As a more nimble offering than Nissan's full-size NV cargo van, the NV200 makes a practical impression with its carlike driving experience and convenient features geared toward its mostly small-business buyers who deliver packages, flowers, or plumbing services.
The unibody NV200 provides seating for two, 122 cubic feet of cargo area, and 1,500 pounds of payload capacity. It was designed as a competitor to the Ford Transit Connect, and after Ford's 2014 redesign of its compact van, now offers a more affordable choice ($20,290 for the base model).
The van is powered by a 2.0-liter inline-four cylinder paired with a CVT that doesn't announce itself while maneuvering through the city streets of Torrance, Calif. We tested the SV model with a back-up camera, hands-free calling, and navigation system. The back-up camera doesn't offer audible alerts.
While the NV200 lacks the muscle of its full-size NV sibling, it does provide a driver compartment with features designed for fleet drivers, including a central console with plenty of room for hanging files or a small laptop or tablet. The passenger seat folds down nicely to act as a mobile workspace.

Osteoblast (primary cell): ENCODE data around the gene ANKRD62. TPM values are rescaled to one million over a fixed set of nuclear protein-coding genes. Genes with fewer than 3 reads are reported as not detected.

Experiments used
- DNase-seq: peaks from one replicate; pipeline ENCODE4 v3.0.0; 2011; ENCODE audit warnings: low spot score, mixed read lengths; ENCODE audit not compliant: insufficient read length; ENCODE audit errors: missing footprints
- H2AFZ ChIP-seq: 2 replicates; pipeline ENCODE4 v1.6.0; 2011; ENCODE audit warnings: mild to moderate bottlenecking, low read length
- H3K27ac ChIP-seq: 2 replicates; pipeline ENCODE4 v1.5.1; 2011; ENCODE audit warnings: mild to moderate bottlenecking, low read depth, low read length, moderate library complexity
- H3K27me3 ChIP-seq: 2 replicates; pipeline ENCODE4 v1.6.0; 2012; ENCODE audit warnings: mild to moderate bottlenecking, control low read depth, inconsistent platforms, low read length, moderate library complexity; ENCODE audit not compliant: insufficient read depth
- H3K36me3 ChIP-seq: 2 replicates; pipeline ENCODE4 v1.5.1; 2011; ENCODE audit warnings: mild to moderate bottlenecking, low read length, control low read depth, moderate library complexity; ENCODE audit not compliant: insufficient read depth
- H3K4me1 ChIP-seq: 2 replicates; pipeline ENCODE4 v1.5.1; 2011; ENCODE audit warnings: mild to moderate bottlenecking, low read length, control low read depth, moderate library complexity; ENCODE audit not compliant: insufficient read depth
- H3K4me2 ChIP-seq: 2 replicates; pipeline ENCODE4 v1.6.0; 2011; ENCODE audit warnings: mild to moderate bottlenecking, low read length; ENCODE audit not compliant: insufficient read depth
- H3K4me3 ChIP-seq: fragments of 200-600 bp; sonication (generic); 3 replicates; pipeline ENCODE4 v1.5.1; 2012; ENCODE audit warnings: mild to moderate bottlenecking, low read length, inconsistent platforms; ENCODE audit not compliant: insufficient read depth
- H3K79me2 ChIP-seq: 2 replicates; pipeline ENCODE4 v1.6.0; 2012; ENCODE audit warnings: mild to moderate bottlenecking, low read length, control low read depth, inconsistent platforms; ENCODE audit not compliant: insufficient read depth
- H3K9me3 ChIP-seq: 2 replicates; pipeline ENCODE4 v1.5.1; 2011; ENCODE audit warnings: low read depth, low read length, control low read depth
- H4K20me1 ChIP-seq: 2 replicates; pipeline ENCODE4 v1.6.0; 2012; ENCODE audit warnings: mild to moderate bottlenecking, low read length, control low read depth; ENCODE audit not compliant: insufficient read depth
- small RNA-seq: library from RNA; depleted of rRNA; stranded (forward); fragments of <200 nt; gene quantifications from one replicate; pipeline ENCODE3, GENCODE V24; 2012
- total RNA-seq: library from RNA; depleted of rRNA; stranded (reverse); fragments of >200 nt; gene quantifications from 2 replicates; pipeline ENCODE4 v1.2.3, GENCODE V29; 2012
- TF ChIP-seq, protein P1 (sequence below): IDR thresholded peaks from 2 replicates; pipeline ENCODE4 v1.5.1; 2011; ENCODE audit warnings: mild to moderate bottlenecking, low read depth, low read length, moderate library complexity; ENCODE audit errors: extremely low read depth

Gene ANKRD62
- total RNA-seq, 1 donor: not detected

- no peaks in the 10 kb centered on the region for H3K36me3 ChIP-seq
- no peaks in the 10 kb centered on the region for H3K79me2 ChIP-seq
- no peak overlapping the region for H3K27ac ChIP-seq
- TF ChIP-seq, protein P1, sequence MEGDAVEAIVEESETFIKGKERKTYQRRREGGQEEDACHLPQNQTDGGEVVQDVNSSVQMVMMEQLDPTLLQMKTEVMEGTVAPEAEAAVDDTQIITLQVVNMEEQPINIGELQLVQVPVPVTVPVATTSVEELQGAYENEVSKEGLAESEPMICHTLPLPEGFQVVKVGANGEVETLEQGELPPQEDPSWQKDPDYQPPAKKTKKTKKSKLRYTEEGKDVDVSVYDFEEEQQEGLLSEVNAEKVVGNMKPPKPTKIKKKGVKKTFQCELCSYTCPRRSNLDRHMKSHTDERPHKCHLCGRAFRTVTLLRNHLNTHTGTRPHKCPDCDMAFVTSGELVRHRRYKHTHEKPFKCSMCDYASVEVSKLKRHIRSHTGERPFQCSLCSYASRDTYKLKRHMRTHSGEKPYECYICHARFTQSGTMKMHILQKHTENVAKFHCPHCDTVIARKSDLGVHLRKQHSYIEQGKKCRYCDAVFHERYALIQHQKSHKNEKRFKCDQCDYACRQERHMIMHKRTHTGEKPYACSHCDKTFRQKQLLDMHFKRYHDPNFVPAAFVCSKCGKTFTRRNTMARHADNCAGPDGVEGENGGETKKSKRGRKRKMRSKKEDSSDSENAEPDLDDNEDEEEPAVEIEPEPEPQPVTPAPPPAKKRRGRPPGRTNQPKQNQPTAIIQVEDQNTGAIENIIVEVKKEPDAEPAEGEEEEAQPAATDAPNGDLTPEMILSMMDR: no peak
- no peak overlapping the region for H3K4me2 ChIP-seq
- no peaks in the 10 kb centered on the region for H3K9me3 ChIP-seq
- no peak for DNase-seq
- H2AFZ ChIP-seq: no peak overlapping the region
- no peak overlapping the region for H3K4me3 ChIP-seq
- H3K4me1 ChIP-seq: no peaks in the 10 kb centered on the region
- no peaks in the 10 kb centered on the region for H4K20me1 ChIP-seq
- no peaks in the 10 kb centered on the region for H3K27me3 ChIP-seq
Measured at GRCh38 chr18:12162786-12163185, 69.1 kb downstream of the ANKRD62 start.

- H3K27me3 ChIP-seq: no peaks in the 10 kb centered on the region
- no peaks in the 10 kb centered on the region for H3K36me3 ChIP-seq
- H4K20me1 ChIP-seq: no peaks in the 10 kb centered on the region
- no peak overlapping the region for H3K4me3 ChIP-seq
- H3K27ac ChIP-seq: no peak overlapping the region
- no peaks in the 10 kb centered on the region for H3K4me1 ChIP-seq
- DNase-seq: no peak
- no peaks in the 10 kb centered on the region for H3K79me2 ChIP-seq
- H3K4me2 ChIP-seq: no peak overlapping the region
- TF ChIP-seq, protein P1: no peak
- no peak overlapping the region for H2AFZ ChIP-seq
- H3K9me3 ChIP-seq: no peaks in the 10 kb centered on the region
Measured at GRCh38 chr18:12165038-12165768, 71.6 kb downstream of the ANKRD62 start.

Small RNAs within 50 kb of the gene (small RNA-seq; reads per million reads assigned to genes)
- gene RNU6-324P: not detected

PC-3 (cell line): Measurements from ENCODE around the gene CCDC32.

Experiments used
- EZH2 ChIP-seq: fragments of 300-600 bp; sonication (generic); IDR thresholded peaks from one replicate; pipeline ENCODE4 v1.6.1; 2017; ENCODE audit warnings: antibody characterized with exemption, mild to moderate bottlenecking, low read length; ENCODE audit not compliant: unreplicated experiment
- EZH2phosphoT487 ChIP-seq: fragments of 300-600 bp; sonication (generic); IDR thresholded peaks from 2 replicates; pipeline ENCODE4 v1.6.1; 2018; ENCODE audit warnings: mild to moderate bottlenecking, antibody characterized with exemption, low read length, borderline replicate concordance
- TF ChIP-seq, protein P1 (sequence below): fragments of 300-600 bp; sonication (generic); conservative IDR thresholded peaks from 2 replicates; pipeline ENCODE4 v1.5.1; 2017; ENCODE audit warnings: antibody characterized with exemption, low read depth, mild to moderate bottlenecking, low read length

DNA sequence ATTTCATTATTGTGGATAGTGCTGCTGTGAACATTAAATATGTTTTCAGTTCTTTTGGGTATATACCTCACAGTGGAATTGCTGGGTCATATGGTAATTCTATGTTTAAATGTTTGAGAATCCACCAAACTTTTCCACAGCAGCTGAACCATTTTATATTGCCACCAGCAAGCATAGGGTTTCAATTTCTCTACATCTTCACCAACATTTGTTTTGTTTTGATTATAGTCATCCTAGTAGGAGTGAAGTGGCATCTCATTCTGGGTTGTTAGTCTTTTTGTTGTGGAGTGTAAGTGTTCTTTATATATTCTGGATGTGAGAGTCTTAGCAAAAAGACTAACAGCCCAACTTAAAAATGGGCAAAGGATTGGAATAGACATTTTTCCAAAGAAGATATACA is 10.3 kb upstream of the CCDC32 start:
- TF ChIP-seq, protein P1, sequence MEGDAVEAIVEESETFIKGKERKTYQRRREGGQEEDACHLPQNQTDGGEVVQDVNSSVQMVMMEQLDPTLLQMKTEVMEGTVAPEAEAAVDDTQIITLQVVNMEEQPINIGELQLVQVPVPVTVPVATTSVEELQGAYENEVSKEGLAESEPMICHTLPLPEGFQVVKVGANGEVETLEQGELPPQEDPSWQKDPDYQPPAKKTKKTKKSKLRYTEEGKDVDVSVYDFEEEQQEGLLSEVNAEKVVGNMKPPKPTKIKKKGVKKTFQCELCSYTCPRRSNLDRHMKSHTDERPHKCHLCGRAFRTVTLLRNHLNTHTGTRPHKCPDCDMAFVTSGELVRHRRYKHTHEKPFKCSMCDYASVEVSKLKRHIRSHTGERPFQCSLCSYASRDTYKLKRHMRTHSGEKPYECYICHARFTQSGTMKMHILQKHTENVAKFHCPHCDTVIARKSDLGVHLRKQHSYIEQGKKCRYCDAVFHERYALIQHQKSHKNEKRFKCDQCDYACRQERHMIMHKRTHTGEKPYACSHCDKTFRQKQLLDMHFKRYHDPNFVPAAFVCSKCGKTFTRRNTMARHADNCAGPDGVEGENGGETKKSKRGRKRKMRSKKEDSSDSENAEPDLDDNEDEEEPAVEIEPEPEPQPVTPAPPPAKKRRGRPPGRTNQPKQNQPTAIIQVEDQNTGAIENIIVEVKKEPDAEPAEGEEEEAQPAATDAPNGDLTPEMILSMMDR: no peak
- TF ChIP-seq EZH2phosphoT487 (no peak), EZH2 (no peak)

The van provides an LCD fuel read-out in the gauge cluster, which can be helpful as a quick visual indicator for fuel level. And the door handles inside the van are high and well positioned to allow quick opening of the sliding doors from the inside to facilitate speedier deliveries. The cargo area offers plenty of well-placed mounting slots for interior setups, including shelves.
The fuel economy rating for the NV200 may be its most impressive feature, as it offers 24 miles per gallon city and 25 mpg highway. We'll be interested to get behind the wheel of the 2015 Chevrolet City Express, a GM version of the NV200 that will offer a side window package on the cargo van.
Editor's note: View a full photo gallery of the Nissan NV200 cargo van here.
Originally posted on Automotive Fleet